Israel business course takes overseas field trip

Washington University freshman Jonathan Bo expects to learn more about Israel’s high technology sector. Bo has an interest in the Israeli business community’s development of a new asthma inhaler, which integrates aircraft turbine concepts into a traditional inhaler. This innovation allows asthma medicine to be more equally distributed into the lungs of a patient.

“The thing that’s really interesting about Israel’s technology is that they take ideas from different fields and make a new product,” said Bo, who is from Ladue.


Bo and his classmates will have the chance to learn about this new inhaler, as well as other business and technology innovations being developed in Israel, when they travel there during spring break. The trip is part of a new undergraduate class being taught at the university called “Business in Israel.”

Washington University Director of Student Development Steve Malter instructs the class, which offers the opportunity to learn about the country’s business community in a traditional academic setting and through a field trip to Israel. The class is scheduled to leave for the 10-day trip on March 4. It will include visits to the cities of Jerusalem, Tel Aviv, Haifa, Herzliya and Yokneam-Megiddo.

“The most unique thing about this is that we’ll all go together,” Malter said. “We’ll get the chance to meet with business leaders, government officials and the leaders of educational institutions. There’s a big difference in the classroom and studying from afar.”

Washington University students Sean Wallis and Jared Kleinstein started talking to Malter about a class on business in Israel a little over a year ago. Nine students are enrolled in the class, which Malter describes as secular and open to Jewish and non-Jewish students.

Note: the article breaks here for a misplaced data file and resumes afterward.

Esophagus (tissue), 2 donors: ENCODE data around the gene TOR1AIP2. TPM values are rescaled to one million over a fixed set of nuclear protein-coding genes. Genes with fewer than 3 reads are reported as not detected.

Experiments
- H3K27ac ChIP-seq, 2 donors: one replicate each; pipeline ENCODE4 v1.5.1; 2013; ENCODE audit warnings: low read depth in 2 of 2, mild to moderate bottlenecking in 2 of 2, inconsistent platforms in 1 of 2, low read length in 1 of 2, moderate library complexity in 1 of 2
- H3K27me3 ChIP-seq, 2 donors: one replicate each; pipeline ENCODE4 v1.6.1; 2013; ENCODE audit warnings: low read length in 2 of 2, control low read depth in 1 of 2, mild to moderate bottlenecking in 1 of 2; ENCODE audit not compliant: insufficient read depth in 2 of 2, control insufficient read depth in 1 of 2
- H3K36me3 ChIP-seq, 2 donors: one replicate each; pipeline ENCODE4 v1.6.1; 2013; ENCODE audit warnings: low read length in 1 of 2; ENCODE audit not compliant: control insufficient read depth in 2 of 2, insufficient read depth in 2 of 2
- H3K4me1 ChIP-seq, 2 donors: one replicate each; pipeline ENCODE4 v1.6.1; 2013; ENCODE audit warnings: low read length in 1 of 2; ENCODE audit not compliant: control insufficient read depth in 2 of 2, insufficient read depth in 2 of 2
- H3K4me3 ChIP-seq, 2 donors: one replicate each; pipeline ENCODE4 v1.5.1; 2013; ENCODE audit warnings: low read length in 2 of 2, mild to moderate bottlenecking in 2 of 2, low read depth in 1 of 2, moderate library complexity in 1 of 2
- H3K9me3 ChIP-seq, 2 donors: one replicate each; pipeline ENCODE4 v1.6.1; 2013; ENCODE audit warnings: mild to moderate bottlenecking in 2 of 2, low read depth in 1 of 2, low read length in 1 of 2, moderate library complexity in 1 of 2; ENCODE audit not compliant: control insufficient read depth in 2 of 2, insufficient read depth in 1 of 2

“Israel’s economy has continued to do very well despite the global economic slowdown,” Malter said. “Something which is very unique about Israel is an incredible spirit of innovation and entrepreneurship. Some of the kids in this class have been to Israel, but not all of them were aware of the entrepreneurial economy that exits there.”

One of the key texts for the class is “Start Up Nation: The Story of Israel’s Economic Miracle” by Dan Senor and Saul Singer. Malter said the book “captures the entrepreneurial nature of Israel’s economy.”

In Israel’s early years the business community struggled with such challenges as a lack of foreign capital and the overall political instability of the region, but today the country’s economic landscape is flooded with entrepreneurial science and technology companies, Malter explained. Israel has more engineers per capita than any other country and high-tech giants such as Microsoft and Google have operations there.

Students in the class will observe the operations of Israeli businesses and then prepare reports. They are required to do a case analysis on the different industries they visit and when they return from the trip they will prepare a journal on those companies. Students will also write a final research paper on the industry they studied.

Marci Engel, a Washington University student from Birmingham, Ala, said she’s concentrating her studies on the story of the transformation of Israel’s Kibbutz — communal settlements once based on agriculture — into private enterprises. Amanda Barnnick, a student from Westchester County, N.Y., is interested in finding out more about the Israeli Defense Forces and how military technology is often converted into commercial use.

Malter said the local Jewish community has supported the class. St. Louis Jewish Federation Executive Vice-President Barry Rosenberg helped identify classroom speakers, made introductions to parties in Israel and helped set up visits in Israel.

The Coalition for Plant and Life Sciences’ Donn Rubin, who is also very involved in the science and technology community for the Jewish Community Relations Council, delivered a lecture on the ventures and partnerships between Israel and the state of Missouri in life sciences. ICL Performance Products CEO Charlie Weidhas, whose company produces phosphorus chemicals, acid, and salts and is also a subsidiary of Israel Chemicals Limited, is slated to speak later in the semester on the workings of the global economy and ICL’s role in it.

“We’ve had this incredible coming together of individuals from different disciplines who have supplemented our readings and case studies,” Malter said.